Thursday, June 11, 2015

Armed Civil Disobedience Goes Mainstream

Well, this piece gives the ol' Overton Window a shove to the right.

Or, as Bruce Willis' character in Die Hard put it, "Welcome to the party, pal!"

My Family’s Safety Is More Important than San Francisco’s Crazy Gun Laws
Sometimes civil disobedience is necessary. 
On Monday, the Supreme Court declined to hear an appeal of a dreadful Ninth Circuit Court of Appeals decision that upheld a violation of what the Supreme Court has called a “basic right” — the right of self-defense. San Francisco’s police code states that no person may keep a handgun in his residence unless the handgun is either carried on his person or “stored in a locked container or disabled with a trigger lock.”  
The Ninth Circuit upheld this restriction despite compelling evidence that this restriction rendered handguns “inoperable for the purpose of immediate self-defense” during the hours when “robberies of occupied dwellings” are most likely to occur.  
And so the law remains in effect, with violations punishable by up to six months in jail or a fine of up to $1,000.  
If I lived in San Francisco, I would violate that law. San Francisco’s anti-gun ideology is simply not worth risking my family’s safety. I do not have confidence that — even with practice — my wife and older children would be able to unlock a safe as quickly as necessary, under extreme stress (nor am I completely confident that I could do it).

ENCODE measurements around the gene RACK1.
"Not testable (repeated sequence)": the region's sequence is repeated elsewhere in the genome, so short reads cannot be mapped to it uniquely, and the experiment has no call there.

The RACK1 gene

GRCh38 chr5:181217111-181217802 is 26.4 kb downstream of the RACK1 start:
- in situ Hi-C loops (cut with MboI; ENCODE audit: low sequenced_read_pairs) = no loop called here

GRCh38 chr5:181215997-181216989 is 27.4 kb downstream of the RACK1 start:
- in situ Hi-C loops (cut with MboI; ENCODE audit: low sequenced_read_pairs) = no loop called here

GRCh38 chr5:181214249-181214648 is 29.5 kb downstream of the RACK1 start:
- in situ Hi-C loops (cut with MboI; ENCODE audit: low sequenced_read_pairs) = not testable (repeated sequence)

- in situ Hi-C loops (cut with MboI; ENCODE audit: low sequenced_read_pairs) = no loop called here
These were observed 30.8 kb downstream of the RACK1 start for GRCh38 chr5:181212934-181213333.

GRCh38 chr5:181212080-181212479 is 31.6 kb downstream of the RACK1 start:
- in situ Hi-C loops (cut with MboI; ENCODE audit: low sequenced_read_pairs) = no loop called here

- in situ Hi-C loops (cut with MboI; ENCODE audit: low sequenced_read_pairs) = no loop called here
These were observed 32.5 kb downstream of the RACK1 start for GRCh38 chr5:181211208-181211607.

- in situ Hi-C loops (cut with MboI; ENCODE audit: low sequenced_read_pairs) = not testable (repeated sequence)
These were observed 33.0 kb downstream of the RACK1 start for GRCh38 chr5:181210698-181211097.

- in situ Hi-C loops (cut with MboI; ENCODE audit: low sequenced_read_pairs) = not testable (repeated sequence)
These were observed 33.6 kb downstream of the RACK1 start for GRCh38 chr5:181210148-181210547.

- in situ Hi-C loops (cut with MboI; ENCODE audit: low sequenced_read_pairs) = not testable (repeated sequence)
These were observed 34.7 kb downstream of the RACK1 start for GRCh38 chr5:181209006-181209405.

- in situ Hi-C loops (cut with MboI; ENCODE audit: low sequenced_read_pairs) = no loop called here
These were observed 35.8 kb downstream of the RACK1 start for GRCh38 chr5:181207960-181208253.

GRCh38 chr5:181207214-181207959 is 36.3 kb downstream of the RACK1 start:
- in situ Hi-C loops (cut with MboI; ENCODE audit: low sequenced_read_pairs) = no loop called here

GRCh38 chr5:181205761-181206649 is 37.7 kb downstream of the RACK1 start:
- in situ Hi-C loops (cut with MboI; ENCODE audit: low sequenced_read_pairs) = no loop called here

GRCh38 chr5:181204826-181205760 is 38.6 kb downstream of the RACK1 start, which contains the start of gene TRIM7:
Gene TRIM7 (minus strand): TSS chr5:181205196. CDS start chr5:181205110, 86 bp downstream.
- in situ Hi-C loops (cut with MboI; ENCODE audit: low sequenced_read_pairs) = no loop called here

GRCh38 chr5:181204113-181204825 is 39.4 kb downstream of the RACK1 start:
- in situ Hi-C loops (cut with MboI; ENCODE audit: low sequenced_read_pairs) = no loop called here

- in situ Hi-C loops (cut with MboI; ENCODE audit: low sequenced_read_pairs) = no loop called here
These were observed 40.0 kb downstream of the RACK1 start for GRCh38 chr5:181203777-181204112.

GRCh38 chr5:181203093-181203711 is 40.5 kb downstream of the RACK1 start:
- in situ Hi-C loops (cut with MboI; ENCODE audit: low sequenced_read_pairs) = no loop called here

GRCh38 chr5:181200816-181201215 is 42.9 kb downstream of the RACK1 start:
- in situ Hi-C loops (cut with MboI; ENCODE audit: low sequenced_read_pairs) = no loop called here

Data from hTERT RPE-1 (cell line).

In fact, it’s hard to see a clear downside to violating the law. Yes, there are criminal penalties for noncompliance, but San Francisco isn’t doing house-to-house searches for gun safes. It simply doesn’t have the resources to systematically enforce this law, and it never had any intention of systematically enforcing the law. Instead, it’s counting on the least dangerous gun owners in America (the law-abiding cohort) to voluntarily render themselves more vulnerable.
As the state continues to grow, intruding into homes, regulating speech, and sometimes even compelling participation in immoral acts, more Americans will choose to protect their families and their integrity over conforming to state ideology. Their choice won’t be a matter of political calculation — or part of an effort to build a larger social movement. Instead, it will be a matter of simple moral necessity.
Of course it is.  Malum prohibitum ("wrong only because they prohibit it") laws have been violated in good conscience by saints (David, Elijah, Daniel, Esther, Christ, Peter, Wycliffe, etc.) and the secular alike, especially in time of dire human need.

When the equivalent of the Ferguson, Baltimore, LA, or #dimepiececookout riots come to your neighborhood, town or, God forbid, neck of the woods, you had better be able to defend your family, with deadly force if necessary.  And a gun in a safe or with a trigger lock (!) on it is going to be useless.

And by the way, the piece above mentions Charles Murray’s new book,  By the People: Rebuilding Liberty without Permission.  It's on Ol' Backwoods' reading list.

Yes, armed civil disobedience is becoming more mainstream.  I for one appreciate those who helped get us to this point.   Across the country, from New York, to Connecticut, to Colorado, to Washington State, and now Oregon, gun owners are nullifying these unconstitutional laws by their armed disobedience.  And more will come.

We must.  Ours and our families' lives depend on it.

1 comment:

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